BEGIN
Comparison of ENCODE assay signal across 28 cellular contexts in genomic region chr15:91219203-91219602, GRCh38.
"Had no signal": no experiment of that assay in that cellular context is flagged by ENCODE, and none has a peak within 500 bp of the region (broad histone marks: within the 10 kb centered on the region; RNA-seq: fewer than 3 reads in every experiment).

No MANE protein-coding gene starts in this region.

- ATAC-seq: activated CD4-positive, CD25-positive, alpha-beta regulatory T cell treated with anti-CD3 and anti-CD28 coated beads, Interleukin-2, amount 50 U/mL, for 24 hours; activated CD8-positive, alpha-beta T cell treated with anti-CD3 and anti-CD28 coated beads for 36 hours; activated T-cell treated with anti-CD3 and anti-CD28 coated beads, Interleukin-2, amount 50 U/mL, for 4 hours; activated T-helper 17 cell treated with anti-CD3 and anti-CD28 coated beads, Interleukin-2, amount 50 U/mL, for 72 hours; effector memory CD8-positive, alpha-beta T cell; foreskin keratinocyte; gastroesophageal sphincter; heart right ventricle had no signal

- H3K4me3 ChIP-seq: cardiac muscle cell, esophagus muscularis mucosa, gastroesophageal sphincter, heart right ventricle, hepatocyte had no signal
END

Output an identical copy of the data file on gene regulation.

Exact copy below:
Comparison of ENCODE assay signal across 28 cellular contexts in genomic region chr15:91219203-91219602, GRCh38.
"Had no signal": no experiment of that assay in that cellular context is flagged by ENCODE, and none has a peak within 500 bp of the region (broad histone marks: within the 10 kb centered on the region; RNA-seq: fewer than 3 reads in every experiment).

No MANE protein-coding gene starts in this region.

- ATAC-seq: activated CD4-positive, CD25-positive, alpha-beta regulatory T cell treated with anti-CD3 and anti-CD28 coated beads, Interleukin-2, amount 50 U/mL, for 24 hours; activated CD8-positive, alpha-beta T cell treated with anti-CD3 and anti-CD28 coated beads for 36 hours; activated T-cell treated with anti-CD3 and anti-CD28 coated beads, Interleukin-2, amount 50 U/mL, for 4 hours; activated T-helper 17 cell treated with anti-CD3 and anti-CD28 coated beads, Interleukin-2, amount 50 U/mL, for 72 hours; effector memory CD8-positive, alpha-beta T cell; foreskin keratinocyte; gastroesophageal sphincter; heart right ventricle had no signal

- H3K4me3 ChIP-seq: cardiac muscle cell, esophagus muscularis mucosa, gastroesophageal sphincter, heart right ventricle, hepatocyte had no signal